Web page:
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  7. Ryan'smilling

    Ryan'smilling Addicted to ArboristSite

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    First, I'm sorry for your loss.

    Your story is uncannily similar to that of a friend of mine. Minus the strong young son, and she has a Lucas mill instead of a band mill. Maybe I could give you her number and you can talk saws with her.

    Anyway, she bought a Stihl battery saw and loves it. I would say it's been an empowering tool. Since it doesn't use gas, she hauls it around in her minivan when she's out and about. Has used it to clear driveways a few times since she got it this summer. It's not gonna win any firewood races, but it's actually pretty strong in the cut for what it is. I'd certainly recommend checking one out. And I'd agree with the notion of a bigger saw for your son. I would STRONGLY suggest though that he take some formal safety training. He's at a great age to learn a lot and avoid developing some bad habits.
     
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  8. Ozhoo

    Ozhoo Addicted to ArboristSite

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    I too thought of a battery powered saw till I started looking for one that would hold up. Seems like every review that you see on youtube is biased one way or another.

    That said, IMO the one that provided the best bang for the buck was the Makita which comes with 4 batteries for the price of the Milwaukee. But again, finding an unbiased review is tough and the price of either gets into Easystart territory.
     
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  9. Broken

    Broken The Great White North...Eh !

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    He'll that bumps her up to at least a MS 660 ! lol .
     
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  10. jrwied

    jrwied ArboristSite Operative

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    Check out my 024 in the trading post it’s a good one in that category.
     
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  11. Broken

    Broken The Great White North...Eh !

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    All kidding aside , if you were the sole user than a Echo CS 400 would be all you would require for the firewood size and amount that you cut . However if your hulk of a Son is your taskmaster than a CS 590 is your best bets for New saws @ the best possible price point . Otherwise as Harley T advised a slightly used Stihl 029 or even 026 or perhaps newer MS 260 or 290 would suffice either you or your Son !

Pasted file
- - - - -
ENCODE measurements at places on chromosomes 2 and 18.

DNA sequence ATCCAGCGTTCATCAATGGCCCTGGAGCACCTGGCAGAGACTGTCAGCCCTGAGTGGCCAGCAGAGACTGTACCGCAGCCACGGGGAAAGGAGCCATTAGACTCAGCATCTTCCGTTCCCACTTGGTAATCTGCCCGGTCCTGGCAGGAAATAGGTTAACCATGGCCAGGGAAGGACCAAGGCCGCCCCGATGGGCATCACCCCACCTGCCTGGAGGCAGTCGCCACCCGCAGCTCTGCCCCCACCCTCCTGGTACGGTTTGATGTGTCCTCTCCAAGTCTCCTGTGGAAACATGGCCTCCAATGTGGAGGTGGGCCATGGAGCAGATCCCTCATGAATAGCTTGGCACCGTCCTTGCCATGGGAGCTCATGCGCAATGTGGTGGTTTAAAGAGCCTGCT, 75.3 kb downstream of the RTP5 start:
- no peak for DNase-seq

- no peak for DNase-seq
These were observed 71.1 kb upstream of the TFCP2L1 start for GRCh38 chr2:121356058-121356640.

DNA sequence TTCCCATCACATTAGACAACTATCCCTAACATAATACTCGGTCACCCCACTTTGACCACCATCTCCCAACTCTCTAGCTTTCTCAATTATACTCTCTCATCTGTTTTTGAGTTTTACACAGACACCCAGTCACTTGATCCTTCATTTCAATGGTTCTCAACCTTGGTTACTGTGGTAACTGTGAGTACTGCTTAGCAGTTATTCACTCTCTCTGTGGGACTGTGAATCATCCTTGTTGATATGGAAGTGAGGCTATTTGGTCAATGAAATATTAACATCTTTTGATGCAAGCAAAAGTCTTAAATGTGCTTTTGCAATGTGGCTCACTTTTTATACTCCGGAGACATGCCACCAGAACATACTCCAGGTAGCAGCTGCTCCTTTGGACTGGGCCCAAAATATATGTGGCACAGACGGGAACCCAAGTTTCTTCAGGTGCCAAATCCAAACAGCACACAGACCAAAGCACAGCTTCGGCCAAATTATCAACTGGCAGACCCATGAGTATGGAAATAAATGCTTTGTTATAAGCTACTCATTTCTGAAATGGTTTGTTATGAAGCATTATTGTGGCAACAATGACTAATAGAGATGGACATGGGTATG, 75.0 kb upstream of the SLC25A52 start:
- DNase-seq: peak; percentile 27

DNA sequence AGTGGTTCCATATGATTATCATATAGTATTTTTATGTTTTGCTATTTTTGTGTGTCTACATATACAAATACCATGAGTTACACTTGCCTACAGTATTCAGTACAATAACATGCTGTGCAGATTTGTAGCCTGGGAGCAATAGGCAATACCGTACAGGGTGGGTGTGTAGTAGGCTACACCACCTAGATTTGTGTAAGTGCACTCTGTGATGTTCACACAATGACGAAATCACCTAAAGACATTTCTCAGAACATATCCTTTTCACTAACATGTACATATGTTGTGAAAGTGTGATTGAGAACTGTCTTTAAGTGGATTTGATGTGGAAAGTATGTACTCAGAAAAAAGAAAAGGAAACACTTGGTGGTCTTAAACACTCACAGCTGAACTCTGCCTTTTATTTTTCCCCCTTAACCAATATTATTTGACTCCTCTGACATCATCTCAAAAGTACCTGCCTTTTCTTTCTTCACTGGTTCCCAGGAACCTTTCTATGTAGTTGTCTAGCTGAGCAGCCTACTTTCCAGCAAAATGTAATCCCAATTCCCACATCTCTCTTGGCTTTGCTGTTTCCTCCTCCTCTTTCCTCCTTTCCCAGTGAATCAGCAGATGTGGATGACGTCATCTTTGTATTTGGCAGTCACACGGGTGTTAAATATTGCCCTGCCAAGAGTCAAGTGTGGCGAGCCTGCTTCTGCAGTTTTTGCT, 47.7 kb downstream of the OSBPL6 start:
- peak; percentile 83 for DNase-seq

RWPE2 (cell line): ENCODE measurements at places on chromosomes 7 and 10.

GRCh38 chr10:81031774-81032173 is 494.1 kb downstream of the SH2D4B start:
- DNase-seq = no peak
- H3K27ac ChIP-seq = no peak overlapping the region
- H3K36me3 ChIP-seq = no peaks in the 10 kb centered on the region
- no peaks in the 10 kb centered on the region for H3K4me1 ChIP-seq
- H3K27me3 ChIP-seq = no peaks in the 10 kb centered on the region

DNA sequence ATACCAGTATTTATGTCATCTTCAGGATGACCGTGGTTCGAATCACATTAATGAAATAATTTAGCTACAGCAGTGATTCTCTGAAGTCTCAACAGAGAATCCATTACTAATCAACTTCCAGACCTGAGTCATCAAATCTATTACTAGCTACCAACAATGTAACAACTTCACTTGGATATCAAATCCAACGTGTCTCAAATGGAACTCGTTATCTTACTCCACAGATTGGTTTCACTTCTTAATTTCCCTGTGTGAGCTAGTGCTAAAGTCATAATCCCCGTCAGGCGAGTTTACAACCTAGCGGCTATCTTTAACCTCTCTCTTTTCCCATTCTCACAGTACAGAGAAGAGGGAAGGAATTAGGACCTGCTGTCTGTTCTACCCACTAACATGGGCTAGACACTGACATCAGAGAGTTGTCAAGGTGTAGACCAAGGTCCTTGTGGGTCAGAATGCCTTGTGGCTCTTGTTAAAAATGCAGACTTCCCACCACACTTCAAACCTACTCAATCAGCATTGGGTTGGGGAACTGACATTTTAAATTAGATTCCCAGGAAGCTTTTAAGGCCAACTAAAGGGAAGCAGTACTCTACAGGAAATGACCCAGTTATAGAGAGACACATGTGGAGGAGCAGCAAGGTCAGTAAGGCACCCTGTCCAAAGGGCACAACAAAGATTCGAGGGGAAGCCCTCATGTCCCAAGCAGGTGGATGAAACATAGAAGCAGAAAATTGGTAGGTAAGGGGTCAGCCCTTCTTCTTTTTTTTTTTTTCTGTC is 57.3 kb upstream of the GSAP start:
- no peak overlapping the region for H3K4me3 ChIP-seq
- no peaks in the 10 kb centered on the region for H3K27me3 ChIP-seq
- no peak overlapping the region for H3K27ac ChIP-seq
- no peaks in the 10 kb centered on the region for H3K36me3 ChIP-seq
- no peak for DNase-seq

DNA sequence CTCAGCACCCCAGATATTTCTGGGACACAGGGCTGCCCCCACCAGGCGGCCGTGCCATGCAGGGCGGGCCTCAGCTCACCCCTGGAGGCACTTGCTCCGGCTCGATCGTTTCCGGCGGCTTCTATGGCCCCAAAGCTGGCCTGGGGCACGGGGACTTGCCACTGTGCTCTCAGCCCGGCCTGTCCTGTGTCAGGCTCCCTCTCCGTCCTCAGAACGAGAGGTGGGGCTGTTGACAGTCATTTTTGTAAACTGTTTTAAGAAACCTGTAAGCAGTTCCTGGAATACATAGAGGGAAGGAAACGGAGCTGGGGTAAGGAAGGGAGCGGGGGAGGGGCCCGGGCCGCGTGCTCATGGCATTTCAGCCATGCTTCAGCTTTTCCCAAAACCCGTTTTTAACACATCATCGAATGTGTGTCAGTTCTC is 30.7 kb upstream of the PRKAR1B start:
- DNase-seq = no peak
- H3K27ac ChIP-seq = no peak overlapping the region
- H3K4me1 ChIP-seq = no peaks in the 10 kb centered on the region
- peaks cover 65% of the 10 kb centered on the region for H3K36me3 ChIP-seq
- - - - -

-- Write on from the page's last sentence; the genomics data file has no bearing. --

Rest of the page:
12. Kyfan

    Kyfan ArboristSite Member

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    Online tool reviews are starting to get to the point of being useless. It seems like every review is a corporate shill for one brand or another
     
  13. anlrolfe

    anlrolfe Honor GOD, Country and Corps

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    When I first saw the title of the thread, I thought this was some kind of joke that goes like, "I got a boat for my wife. Good deal don't you think?"

    My sister(56) uses an MS260 on a regular basis. She buys her firewood tree length then cuts and splits herself. She's an exception to the rule. A force to be reckoned with.

    The 45-55cc saw out there can do most everything necessary for firewood. The 026, 260, 261 series of saws are my favorite ballance between size and power. The MS250 lower price point but very capable. If you equip these with 16" bar&chain they'll ballance out well and carry nicely.

    1st and foremost think safety. Get some instruction and safety equipment. Don't exceeded your qualifications. Work slow and methodical. Keep work area clear. Stop as you tire.

    If you put your mind to it I'm sure you'll be productive.

    Best of luck.
     
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  14. Broken

    Broken The Great White North...Eh !

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    Well Said !
     
  15. AmateurSawer

    AmateurSawer ArboristSite Operative

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    Since you have your son to help and cut wood to heat,I'll recommend something in the MS 261 category.If new is too much for your situation, a good used 026 or 260 would do well.If the used saw has been taken care of,you'll save a lot of money.